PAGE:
A Day In The Life – William Spiers

Since my fist blog in February I’ve been mulling over creating my second, considering various different topics I could write about. I came to the conclusion to open the doors to my actual day job by creating a ‘Day in the life of’ post. Let me explain the rationale behind this decision – IBM’s a great company, and one of the things I think makes it great are the endless job roles and career paths available. Highlighting this is the fact that ever since I started at IBM, I’ve spoken to so many people (be it Apprentices, Graduates or regular employees) and I’ve never met two people who do exactly the same job. Ok, so that may sound like an exaggeration but, even if people have been doing the same role, it’s always been for a different client, in a different location or had some other variation making it unique. Now whether this is actually the case, or merely my experience being relatively new, we shall see, but one thing for sure: IBM’s got opportunities. Now I’ve digressed slightly, but I thought it was an important point to make. So back to why this influenced me to describe my daily role. This uniqueness, often for me at least, causes a slight haze over what people do; what does Technical Consultant or Test Analyst actually equate to on a day-to-day basis? As such, I thought it interesting to explore my first role in “Application Support and Configuration”.

So my role… since I joined IBM in February 2015 I have been part of a small 3rd line team who support and develop a business critical work flow application. Now I feel the key point in my description there is “small”, the reason I highlight this factor is because this is what has made my role so varied – with few resources available everyone pitches into most different aspects. First though let’s go through what I would consider my “core responsibilities”. My days generally start the same, checking access requests and doing proactive maintenance of the application and its surrounding infrastructure. This sounds mundane and don’t get me wrong it often can be, however it’s the “bread and butter” of the service my team offers, and by working in a proactive manner it ensures a good experience for the client. I then move on to dealing with incidents. When the client raises an issue with the application it gets assigned to our team for investigation. Resolving these issues entails contacting users, carrying out Route Cause Analysis of issues and occasionally creating problem and change records. Truthfully this is what takes up most of my time, as well as being the part of the role that can be challenging and by the same token incredibly rewarding. These incidents vary from single user problems to large scale high priority issues – single user problems are unsurprisingly what we deal with mostly and again can be very interesting. However for me where it really gets interesting is in high priority issues. The Service Level Agreements on these can be tight, and upon one arriving it’s a drop everything kind of scenario. Although these can be stressful, I’ve found I learn incredible amounts in very small spaces of time by just getting involved – I also always seem to come out of these with a genuine enthusiasm to find out even more, and the day flies by!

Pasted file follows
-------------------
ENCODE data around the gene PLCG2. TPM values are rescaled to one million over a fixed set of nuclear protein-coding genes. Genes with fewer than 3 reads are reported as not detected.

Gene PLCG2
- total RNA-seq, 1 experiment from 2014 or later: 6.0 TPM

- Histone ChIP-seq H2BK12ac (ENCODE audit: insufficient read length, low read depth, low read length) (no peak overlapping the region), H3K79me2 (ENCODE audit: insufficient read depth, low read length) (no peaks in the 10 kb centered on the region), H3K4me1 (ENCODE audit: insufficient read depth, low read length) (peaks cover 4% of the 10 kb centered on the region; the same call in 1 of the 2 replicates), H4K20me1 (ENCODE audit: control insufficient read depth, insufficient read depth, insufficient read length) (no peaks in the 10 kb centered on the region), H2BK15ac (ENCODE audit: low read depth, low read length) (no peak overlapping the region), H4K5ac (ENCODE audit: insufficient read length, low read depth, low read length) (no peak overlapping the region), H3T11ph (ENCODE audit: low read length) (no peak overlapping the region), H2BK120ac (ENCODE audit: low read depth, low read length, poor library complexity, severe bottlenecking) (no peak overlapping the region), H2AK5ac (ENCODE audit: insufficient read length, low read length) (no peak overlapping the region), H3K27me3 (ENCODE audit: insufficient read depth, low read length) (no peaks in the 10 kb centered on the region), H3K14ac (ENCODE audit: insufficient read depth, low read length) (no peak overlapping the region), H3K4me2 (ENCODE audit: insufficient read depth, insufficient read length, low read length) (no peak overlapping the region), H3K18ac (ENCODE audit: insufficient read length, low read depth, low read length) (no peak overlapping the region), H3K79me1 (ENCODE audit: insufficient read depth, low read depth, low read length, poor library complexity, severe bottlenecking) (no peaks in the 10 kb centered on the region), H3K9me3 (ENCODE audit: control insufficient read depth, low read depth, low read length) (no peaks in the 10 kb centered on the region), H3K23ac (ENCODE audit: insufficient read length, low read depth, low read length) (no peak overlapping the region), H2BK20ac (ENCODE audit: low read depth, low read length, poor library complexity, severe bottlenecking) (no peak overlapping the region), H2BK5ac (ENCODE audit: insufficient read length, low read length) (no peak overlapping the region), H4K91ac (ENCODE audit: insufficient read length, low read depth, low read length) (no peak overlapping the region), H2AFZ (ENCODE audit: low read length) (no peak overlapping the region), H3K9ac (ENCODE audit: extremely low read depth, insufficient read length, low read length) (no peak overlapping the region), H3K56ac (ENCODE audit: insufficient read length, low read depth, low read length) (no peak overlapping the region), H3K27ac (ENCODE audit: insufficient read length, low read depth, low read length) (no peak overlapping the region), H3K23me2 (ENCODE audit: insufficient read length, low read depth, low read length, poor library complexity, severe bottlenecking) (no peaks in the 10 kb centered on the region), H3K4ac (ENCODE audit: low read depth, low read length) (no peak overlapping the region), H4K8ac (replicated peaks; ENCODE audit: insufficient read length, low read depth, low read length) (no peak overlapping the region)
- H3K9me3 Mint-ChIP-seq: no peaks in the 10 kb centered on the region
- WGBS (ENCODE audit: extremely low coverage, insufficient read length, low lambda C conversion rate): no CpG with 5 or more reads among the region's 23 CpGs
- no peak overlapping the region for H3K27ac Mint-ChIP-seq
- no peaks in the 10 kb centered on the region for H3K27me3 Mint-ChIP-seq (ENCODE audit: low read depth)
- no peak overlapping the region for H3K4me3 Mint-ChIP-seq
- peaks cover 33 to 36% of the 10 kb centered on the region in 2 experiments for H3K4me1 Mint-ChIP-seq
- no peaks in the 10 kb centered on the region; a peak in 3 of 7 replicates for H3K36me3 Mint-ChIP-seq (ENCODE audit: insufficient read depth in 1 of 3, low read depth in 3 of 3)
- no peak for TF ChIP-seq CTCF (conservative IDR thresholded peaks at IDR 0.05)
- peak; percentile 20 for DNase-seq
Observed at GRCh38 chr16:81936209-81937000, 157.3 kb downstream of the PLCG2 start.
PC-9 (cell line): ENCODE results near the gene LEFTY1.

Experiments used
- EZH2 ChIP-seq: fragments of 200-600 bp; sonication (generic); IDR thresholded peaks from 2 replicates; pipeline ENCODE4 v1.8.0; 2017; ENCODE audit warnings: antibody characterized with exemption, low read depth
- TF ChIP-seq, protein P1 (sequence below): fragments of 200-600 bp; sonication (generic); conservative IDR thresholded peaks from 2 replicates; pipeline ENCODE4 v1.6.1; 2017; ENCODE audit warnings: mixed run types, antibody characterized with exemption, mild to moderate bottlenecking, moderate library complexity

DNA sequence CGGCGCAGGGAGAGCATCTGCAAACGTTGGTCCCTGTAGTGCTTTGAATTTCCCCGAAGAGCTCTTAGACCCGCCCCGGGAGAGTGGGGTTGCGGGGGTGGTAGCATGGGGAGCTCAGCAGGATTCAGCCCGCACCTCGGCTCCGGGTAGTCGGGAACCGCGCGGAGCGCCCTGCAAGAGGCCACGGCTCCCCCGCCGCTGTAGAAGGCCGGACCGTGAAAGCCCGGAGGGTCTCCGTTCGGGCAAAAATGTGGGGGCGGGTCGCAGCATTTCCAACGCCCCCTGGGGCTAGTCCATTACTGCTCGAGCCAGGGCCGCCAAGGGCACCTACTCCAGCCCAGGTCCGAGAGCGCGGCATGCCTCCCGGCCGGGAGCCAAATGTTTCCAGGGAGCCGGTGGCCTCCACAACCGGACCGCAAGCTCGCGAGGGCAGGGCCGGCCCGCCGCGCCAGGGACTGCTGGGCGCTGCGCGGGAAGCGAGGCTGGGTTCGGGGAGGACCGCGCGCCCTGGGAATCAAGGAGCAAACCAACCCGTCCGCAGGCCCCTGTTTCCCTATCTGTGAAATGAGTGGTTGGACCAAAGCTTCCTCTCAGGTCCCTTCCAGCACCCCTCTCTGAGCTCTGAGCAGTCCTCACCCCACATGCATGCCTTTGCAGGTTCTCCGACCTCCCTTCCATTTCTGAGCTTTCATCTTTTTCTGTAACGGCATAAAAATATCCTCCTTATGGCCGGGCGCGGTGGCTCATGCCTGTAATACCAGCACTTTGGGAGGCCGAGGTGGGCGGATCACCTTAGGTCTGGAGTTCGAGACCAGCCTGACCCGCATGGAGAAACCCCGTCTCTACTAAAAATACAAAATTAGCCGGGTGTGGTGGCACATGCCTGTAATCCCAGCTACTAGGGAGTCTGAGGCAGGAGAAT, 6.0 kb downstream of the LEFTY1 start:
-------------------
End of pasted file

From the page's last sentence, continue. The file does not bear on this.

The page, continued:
Moving on to my other responsibilities – this is where the “configuration” aspect of my job role comes in. Within the team we not only support but also develop the application and, as such, I frequently get involved with different aspects of this. Generally it starts with the client raising requirements for changes they would like. As a team we then analyse these and pass back a solution. From here the build begins, starting with development work in most cases, and this is the one aspect of the team I have not got involved in due to having specific people dedicated to the role. As such my input begins with the configuration of the front end of the application, by creating flows and inputting information to support the build etc. Onwards from here, I then get involved with raising the necessary change requests to progress the builds through from Development environments into Production. Whilst this is not the most stimulating job, for me it really cements my understanding of the changes when I have to explain and document them. As well as this, it really imprints the importance of change processes and procedures – a bit of a necessary evil shall we say.

So in a nutshell that’s my role, although there are other bits and pieces I do, there’s certainly not enough space to list them all out! I’ve enjoyed this role immensely, as it has brought me on in virtually every aspect – from presenting to problem solving, it’s had snippets of everything. I’ve developed a small amount of understanding in all these different areas, and it’s this attribute that I feel has made it the perfect first position. In turn, this has allowed me to understand what I like and what I’m not so keen on, which is invaluable considering I came into IBM with very little specific direction. Despite enjoying this role, I have now come to a point where for personal development, I want to move on to something new, and with my new-found understanding for my likes and dislikes, this decision has been made much easier! As such, I am now moving into a “Service Management Consultancy” role – a more hazy job description than “Application Support and Configuration” that’s for sure, but let’s save that explanation for another day, when I’ve explored it more myself perhaps!

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